Oculus Will Sell Its First Headsets for Consumers Starting in Early 2016

May 6, 2015 Updated: May 6, 2015

Nearly three years after the project began on Kickstarter in the summer of 2012, a release date for the Oculus Rift virtual reality headset has finally been set—pre-orders can be made later this year, and will ship in the first quarter of 2016.

Oculus made the bare-boned announcement on its blog Wednesday, adding that technical specifications about the hardware, input, and made-for-VR games will be discussed in the coming weeks.

“Virtual reality is going to transform gaming, film, entertainment, communication, and much more,” the company wrote on its blog.

A number of video games are compatible with the Oculus platform, although the unreleased space fighter multiplayer EVE Valkyrie is the only made-for-VR game so far.

The front side of the Oculus Rift. (Oculus)
The front side of the Oculus Rift. (Oculus)

During the development of the Oculus Rift, the company has created two developer kits and multiple prototypes, the latest version being the Crescent Bay model unveiled last year.

The difference between the Crescent Bay and the final product for the mass market may be motion input from the hands. In December, Oculus purchased Nimble VR, a startup that focused on hand-tracking and 3D modeling technology, an area that Oculus had already started working on in May of last year.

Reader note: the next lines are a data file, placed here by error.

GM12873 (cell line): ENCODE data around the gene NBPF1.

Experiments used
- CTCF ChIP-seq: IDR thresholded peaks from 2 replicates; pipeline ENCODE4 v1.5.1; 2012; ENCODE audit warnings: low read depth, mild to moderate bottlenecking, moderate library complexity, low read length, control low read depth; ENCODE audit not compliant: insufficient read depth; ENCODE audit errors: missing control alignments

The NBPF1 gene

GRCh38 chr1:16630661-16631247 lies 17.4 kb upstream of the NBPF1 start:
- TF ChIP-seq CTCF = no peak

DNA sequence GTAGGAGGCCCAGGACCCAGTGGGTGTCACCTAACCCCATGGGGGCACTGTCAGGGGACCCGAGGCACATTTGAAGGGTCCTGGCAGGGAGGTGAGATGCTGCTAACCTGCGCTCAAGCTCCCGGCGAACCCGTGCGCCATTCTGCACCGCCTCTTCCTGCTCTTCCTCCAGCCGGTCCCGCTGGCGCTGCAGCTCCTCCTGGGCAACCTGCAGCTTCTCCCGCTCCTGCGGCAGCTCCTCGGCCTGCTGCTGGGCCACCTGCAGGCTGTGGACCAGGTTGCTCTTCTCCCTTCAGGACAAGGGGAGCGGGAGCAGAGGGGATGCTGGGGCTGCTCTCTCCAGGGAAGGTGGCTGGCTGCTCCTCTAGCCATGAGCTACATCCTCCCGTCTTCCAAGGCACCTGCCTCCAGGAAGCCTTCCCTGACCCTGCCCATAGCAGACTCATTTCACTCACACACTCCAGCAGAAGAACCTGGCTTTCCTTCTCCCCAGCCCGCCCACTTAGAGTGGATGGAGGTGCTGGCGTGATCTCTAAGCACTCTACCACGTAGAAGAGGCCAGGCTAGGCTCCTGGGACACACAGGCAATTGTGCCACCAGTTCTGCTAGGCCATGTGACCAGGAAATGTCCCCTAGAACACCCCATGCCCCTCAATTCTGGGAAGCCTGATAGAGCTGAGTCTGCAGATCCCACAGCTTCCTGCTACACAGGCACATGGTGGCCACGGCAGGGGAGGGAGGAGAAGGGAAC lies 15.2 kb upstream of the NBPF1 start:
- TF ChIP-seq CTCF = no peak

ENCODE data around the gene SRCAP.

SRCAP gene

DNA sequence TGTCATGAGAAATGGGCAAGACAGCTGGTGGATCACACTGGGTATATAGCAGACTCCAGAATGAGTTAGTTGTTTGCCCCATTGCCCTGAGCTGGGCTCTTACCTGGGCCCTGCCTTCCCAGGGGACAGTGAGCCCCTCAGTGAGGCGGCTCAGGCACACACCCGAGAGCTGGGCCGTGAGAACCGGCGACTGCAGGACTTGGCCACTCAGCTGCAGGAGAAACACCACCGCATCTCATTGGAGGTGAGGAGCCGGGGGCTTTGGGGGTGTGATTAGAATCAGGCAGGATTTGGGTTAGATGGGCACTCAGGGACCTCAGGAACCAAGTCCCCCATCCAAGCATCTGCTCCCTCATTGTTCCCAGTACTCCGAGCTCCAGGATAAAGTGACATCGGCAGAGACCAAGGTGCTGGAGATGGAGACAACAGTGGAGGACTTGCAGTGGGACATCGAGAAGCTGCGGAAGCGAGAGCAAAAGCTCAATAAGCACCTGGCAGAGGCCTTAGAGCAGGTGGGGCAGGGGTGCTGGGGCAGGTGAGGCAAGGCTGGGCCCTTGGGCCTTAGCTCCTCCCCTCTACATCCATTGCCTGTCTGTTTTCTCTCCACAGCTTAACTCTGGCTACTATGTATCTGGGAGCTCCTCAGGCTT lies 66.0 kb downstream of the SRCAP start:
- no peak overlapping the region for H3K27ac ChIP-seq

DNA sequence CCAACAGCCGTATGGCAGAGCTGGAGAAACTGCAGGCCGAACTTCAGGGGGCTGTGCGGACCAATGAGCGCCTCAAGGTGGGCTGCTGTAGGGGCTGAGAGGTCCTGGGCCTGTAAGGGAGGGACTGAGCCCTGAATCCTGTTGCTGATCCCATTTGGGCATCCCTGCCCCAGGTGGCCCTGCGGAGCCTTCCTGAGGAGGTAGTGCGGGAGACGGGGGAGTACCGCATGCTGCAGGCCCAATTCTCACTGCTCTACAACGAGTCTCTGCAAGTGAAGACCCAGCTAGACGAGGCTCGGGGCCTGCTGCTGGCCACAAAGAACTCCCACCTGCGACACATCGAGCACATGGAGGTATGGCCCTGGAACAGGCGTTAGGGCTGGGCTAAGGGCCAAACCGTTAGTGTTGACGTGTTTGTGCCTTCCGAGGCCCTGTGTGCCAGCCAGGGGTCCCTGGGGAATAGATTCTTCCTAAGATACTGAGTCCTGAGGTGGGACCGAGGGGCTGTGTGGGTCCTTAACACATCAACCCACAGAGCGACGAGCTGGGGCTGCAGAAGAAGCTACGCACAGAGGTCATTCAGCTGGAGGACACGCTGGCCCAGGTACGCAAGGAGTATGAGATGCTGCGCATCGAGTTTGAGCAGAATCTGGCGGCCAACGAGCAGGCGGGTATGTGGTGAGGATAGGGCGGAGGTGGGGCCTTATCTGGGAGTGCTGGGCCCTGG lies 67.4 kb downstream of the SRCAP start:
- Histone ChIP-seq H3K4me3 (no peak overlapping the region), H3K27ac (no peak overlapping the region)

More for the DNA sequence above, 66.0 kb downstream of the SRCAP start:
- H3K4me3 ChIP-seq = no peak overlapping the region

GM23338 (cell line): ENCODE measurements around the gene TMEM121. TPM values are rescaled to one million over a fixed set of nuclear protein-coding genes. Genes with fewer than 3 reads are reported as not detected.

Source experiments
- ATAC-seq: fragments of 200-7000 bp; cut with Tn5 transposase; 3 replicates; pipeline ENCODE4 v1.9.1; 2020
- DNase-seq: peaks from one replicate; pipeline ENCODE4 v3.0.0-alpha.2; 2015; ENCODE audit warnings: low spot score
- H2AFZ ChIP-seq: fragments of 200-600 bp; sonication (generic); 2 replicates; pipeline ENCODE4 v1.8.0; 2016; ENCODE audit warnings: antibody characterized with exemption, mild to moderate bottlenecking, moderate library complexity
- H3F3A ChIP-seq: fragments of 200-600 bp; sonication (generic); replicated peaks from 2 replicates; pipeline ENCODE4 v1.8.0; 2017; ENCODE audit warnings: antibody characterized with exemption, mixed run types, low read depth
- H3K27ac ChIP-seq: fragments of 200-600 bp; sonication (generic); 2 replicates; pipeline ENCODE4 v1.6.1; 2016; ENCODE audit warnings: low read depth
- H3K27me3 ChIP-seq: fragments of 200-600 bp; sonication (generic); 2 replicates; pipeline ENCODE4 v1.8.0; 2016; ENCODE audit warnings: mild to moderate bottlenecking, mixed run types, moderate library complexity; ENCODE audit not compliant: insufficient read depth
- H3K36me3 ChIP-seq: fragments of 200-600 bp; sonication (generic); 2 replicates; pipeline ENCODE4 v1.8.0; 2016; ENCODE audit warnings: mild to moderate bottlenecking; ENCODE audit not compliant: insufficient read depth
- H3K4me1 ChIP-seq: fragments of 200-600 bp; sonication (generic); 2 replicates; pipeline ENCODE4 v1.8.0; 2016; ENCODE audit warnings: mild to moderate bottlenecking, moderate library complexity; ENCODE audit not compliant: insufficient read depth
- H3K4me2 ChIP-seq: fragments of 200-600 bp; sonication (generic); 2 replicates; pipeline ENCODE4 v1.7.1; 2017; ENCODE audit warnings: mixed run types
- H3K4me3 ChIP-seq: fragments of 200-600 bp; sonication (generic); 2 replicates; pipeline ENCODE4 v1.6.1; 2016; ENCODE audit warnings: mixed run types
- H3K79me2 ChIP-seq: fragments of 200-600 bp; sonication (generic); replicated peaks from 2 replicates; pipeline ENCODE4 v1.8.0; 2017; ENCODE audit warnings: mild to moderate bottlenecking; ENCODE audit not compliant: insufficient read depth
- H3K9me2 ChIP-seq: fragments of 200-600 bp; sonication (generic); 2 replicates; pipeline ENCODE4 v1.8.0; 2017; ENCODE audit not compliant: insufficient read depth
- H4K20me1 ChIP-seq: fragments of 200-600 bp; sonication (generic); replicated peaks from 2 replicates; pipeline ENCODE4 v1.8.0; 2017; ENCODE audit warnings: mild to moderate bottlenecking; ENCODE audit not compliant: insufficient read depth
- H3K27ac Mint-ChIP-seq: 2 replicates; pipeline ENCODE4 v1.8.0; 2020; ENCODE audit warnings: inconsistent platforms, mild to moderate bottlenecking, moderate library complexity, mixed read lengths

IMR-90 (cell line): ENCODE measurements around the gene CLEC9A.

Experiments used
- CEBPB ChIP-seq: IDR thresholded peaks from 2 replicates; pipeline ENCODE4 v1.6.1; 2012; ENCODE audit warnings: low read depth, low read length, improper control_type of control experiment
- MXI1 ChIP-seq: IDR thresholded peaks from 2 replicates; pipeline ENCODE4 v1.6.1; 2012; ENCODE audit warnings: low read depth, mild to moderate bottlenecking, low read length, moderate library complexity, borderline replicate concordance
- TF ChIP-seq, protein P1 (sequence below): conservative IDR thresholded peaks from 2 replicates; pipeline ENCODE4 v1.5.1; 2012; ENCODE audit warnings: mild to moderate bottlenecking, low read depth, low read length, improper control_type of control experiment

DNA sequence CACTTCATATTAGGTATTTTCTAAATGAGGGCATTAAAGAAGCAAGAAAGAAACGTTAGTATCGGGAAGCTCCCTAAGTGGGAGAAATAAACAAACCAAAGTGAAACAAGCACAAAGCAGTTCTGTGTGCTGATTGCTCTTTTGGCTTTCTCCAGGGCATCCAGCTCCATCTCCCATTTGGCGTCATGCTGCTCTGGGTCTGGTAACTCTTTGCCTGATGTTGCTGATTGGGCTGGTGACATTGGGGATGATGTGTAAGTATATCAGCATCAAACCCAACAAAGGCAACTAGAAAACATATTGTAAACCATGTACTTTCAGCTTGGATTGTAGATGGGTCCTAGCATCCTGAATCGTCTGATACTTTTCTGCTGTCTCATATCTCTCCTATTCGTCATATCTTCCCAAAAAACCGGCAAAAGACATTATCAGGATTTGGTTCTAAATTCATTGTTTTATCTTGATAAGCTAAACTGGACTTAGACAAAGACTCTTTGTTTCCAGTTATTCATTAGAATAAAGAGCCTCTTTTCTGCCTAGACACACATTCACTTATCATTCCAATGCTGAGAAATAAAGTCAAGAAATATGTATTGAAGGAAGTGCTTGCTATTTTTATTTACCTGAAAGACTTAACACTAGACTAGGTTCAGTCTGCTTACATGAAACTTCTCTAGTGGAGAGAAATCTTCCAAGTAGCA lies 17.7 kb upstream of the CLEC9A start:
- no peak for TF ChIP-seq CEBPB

Oculus did not announce a price for the Rift headset, but the company’s co-founders recently said that they’d like to keep it in an affordable range, between $200 and $400. In comparison, the price for the second developer’s kit stands at $350.

One of the ironies of the virtual reality sector is that Oculus, which has been credited with ushering in the VR renaissance, made its announcement after its competitors, Sony and HTC, did in March.

“[Oculus] raised the bar and now others are following,” said Albert Rizzo, a professor of psychiatry at USC who has done extensive research on the therapeutic applications of VR technology.

Virtual reality has been mainly marketed as an avenue for gaming, but the technology also has uses beyond pure entertainment. For instance, virtual worlds that simulate the battlefields in Iraq and Vietnam are used to aide military veterans in recovering from post-traumatic stress disorder.

Oculus VR is owned by Facebook, which purchased it for $2 billion dollars in the summer of 2014.

For those who can’t wait another 6 to 9 months, Oculus is still selling the developer kits on its website.